There is also growing evidence in the form of individual case studies on the use of Acticoat in chronic wounds totalling in excess of 20 case histories. Whilst it is hard to generalise from case studies, they do make a valuable contribution to the evidence base and are particularly good in terms of the 'patient's story'. A variety of case studies on file at Smith & Nephew were reviewed. All showed improved healing rates, reduced wound exudate and reduced pain with the use of Acticoat dressing. Most of the wounds were extremely challenging, which is often the case when trying out using new products.

Some examples include:

  1. A patient treated at home with Acticoat for a non-healing leg ulcer complicated by diabetes. The ulcer had been present for over two months and healed in just four weeks with the use of Acticoat.

  2. Acticoat used in an infected open thigh stump, again in a patient with diabetes, which was potentially life-threatening. Systemic antibiotics were discontinued and Acticoat introduced. The wound healed in seven weeks.

  3. Acticoat used in a grade 3 pressure ulcer on the hip, which had been present for five months. The wound was sloughy, infected and painful. Full healing in five weeks was achieved.

  4. Acticoat 7 was used in a diabetic foot ulcer which had been present for one year and measured 6cm x 7cm and 1cm deep. The wound was infected and painful for the patient. There was a significant reduction in the wound size to 0.8cm x 3.7cm and 0.2cm deep in four weeks. The patient also reported a significant reduction in pain.

  5. One case study combined Acticoat 7 with Intrasite gel (Smith & Nephew) to treat an infected non-healing venous leg ulcer. There was a significant reduction in ulcer size in just two weeks.

These patients are typical of the type of patients with chronic wounds cared for in the community. Traditionally, patients were admitted to hospital if their ulcer was not healing or became infected, but this no longer need be the case. Many regions now have specialist community leg ulcer clinics and multidisciplinary diabetic foot clinics. The availability of advanced wound care products such as Acticoat and Acticoat 7 make a valuable contribution to caring for the patient in their own home environment and also avoid the use of repeat prescriptions for antibiotics.

My own experience of using Acticoat has been confined to two patients, as it was not yet available on Drug Tariff. Both of these patients had infected venous leg ulcers and had already been prescribed broad-spectrum antibiotics by their general practitioner without effect. Acticoat 7 made a significant impact to the wound in both patients in terms of reducing inflammation, exudate levels and pain. Unfortunately many Primary Care Trusts do not have budgets to buy in these advanced products, thus limiting availability and disadvantaging the patient.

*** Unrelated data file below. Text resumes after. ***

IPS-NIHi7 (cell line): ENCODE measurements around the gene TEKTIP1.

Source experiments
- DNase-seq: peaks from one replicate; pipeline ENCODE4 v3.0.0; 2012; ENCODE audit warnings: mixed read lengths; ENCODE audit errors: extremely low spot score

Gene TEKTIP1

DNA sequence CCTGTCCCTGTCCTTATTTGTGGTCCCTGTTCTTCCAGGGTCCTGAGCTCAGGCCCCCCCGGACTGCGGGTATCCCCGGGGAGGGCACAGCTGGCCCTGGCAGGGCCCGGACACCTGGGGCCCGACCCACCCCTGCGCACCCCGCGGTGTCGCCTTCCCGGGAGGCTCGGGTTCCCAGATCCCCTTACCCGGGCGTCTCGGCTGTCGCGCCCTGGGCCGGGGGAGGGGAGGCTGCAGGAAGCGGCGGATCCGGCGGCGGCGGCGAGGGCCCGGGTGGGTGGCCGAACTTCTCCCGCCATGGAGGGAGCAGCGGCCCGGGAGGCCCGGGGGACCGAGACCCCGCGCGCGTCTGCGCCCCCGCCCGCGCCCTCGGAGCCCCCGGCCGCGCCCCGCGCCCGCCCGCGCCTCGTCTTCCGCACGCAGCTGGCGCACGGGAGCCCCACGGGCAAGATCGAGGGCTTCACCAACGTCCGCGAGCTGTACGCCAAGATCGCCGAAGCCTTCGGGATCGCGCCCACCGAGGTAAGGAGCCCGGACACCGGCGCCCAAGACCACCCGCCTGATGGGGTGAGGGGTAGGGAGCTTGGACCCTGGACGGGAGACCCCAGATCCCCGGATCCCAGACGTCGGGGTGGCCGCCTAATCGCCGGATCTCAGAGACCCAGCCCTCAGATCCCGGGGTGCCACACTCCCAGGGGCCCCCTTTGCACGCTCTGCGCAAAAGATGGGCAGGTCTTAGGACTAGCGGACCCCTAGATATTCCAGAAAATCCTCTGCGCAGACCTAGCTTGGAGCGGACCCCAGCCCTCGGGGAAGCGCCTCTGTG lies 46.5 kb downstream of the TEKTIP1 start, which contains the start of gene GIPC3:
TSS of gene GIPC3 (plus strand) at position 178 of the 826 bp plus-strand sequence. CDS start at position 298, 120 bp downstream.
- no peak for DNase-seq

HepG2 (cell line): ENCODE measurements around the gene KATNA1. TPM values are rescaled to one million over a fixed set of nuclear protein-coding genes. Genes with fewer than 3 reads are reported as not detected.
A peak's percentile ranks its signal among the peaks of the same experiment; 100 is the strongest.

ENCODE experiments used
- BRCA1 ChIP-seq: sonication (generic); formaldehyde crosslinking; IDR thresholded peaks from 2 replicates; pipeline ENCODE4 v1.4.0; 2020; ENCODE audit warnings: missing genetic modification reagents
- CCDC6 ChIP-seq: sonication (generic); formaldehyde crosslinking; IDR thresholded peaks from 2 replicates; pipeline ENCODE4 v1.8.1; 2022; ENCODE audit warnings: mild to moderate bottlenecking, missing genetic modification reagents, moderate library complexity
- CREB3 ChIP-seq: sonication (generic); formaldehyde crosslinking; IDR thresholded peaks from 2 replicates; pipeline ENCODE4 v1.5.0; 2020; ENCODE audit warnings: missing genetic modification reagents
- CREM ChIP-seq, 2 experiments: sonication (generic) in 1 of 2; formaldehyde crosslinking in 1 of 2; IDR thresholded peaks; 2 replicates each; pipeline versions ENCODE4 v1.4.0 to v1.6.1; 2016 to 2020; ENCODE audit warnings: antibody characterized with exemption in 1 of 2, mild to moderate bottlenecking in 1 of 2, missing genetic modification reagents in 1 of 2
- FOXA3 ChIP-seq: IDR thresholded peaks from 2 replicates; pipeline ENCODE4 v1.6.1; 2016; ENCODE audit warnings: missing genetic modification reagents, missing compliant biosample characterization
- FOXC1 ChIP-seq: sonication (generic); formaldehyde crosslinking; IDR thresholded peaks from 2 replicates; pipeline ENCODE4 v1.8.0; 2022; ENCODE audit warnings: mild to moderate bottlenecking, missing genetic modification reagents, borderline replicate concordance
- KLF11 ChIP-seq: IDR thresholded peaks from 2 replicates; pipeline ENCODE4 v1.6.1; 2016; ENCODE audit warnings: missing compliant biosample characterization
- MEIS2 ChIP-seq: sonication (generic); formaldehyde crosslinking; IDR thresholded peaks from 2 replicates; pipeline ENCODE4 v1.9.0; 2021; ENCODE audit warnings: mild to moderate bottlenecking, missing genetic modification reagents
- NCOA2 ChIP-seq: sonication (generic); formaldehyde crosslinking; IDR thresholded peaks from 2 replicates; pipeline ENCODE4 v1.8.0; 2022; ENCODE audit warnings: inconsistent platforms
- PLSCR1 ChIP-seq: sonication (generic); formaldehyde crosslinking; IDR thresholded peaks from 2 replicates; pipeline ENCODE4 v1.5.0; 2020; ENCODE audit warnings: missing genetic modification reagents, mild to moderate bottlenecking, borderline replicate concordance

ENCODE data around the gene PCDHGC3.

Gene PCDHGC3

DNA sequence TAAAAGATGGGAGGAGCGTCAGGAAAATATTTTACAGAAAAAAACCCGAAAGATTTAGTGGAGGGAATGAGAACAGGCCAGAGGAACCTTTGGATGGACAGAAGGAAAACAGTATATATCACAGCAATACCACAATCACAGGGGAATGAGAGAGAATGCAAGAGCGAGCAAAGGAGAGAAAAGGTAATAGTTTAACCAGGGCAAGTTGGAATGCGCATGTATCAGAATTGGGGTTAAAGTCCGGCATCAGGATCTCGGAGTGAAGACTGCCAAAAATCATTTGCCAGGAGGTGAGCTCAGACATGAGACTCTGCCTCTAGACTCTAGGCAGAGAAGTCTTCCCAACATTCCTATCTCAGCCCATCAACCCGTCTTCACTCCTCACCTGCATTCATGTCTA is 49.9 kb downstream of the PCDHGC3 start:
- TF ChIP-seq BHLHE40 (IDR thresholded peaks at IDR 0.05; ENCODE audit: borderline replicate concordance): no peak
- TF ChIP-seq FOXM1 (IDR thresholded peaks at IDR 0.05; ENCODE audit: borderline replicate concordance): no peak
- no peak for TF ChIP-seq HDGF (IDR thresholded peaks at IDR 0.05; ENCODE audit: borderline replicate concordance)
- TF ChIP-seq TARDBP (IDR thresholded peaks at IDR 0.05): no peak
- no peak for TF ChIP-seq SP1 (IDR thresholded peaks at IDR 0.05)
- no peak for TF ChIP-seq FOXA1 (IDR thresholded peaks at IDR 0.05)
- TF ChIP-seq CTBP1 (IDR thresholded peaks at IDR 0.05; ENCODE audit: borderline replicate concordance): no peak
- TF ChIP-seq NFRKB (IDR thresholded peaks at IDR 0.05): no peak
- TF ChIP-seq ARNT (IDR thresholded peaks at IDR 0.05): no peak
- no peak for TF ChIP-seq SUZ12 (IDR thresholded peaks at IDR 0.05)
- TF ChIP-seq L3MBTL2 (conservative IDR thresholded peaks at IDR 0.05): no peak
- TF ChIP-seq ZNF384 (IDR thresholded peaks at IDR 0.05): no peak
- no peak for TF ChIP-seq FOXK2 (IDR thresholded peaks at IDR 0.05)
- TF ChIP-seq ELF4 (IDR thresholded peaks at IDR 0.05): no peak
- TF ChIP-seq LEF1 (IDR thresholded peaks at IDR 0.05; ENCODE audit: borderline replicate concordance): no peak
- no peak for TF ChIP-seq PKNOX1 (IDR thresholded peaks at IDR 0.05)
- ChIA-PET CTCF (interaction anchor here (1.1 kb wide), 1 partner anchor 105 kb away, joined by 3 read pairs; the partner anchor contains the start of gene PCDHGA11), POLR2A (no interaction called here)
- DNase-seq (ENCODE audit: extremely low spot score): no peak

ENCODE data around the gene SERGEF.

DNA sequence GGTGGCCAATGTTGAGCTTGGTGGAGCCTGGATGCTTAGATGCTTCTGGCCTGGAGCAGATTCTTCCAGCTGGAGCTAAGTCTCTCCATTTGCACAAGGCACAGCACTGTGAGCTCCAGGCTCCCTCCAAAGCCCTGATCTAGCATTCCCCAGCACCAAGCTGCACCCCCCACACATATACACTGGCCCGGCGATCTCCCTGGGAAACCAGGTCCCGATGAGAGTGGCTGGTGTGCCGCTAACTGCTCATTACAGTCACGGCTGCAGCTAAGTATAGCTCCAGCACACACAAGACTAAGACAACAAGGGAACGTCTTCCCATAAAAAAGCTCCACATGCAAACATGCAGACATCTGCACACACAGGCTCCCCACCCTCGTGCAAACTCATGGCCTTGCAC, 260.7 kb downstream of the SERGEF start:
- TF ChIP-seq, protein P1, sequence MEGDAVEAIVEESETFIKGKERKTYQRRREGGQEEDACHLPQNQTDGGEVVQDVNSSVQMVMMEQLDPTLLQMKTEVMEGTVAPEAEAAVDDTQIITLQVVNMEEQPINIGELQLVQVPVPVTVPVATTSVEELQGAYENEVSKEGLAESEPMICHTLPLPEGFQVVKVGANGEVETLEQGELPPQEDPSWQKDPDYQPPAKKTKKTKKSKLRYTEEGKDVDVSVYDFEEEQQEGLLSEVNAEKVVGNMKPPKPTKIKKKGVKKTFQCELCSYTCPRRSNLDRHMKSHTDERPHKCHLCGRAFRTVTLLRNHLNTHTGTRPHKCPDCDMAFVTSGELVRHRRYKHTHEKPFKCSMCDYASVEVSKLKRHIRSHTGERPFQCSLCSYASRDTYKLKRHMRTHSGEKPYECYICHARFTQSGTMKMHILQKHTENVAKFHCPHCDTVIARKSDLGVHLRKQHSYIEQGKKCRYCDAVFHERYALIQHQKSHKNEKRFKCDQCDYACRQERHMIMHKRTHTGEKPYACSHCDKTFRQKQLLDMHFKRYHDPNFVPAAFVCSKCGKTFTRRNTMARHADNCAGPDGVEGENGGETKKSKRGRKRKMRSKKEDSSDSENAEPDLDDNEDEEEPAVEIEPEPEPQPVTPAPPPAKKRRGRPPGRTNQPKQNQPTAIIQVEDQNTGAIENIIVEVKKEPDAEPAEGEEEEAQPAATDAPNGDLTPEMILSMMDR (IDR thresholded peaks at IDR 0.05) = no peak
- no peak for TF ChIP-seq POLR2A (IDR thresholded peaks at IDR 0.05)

Conclusion

The nanocrystalline silver of Acticoat and Acticoat 7 is a unique form of silver that allows Acticoat to have differentiated properties from other more traditional silver dressings. Its use has been well evaluated in vitro and in vivo as outlined in this review. Further research such as a randomised controlled trial would add great value to the available data and is currently ongoing and nearing completion. The current available evidence was significant enough to warrant availability of Acticoat and Acticoat 7 on Drug Tariff from 1 August 2003. This will widen the scope in terms of involving community patients in future research.

This report was written by Caroline Dowsett MSc, BSc(Hons) Dip n, RGN, Nurse Consultant, Tissue Viability, London (April 2003).

References

  1. Sheridan RL, Petera L, Lydon M, Salvo PM. Once-daily wound cleansing and dressing change: efficacy and cost. J Burn Care Rehabil 1997; 18: 139-40.

  2. Goodman L, Gilman A. The Pharmacological Basis of Therapeutics. Fifth edition. New York: MacMillan, 1975.

  3. Halstead WS. Operative treatment of hernia. Am J Med Sci 1985; 110: 13-17.

  4. Demling R, DeSanti L. Effects of silver on wound management. Wounds 2001: (Suppl A)13(1):4.

  5. Klasen HJ. Historical review of the use of silver in the treatment of burns. 1) Early uses. Burns 2000; 26: 117-30.

  6. Burrell RE, Heggers JP, Davis GJ, Wright JB. Effect of silver coated dressings on animal survival in rodent burn sepsis model. Wounds 1999; 11(4): 64.

  7. Thomas S, McCubbin P. A comparison of the antimicrobial effects of four silver-containing dressings on three organisms. J Wound Care 2003; 12(3):101-07.

  8. Tredget EE, Shankowsky HA, Groeneveld A, Burrell RA. Matched-pair randomised study evaluating the efficacy and safety of Acticoat silver-coated dressing treatment of burn wounds. J Burn Care Rehabil 1998; 19(6):531-37.

  9. Olson ME, Wright JB, Lam K, Burrell RE. Healing of porcine donor sites covered with silver-coated dressings. Eur J Surgery 2000; 166(6): 486-89.

  10. Innes ME, Umraw N, Fish JS et al. The use of silver coated dressings on donor site wounds: a prospective controlled matched pair study. Burns 2001; 27(6): 621-27.

  11. Sibbald RG, Browne AC, Coutts P, Queen D. Screening evaluation of an ionized nanocrystalline silver dressing in chronic wound care. Ostomy/Wound Manage 2001; 47(10): 38-43.

  12. Mozingo D, Schultz G, Paddock H, Perrin K, Modlawer L. Pilot prospective clinical assessment of the impact of Acticoat Silver coated antimicrobial dressing on cytokines and MMPs in non-healing wounds. Data on file (Smith & Nephew), 2003.

2003 - June

Understanding compression therapy - Launch of new EWMA position document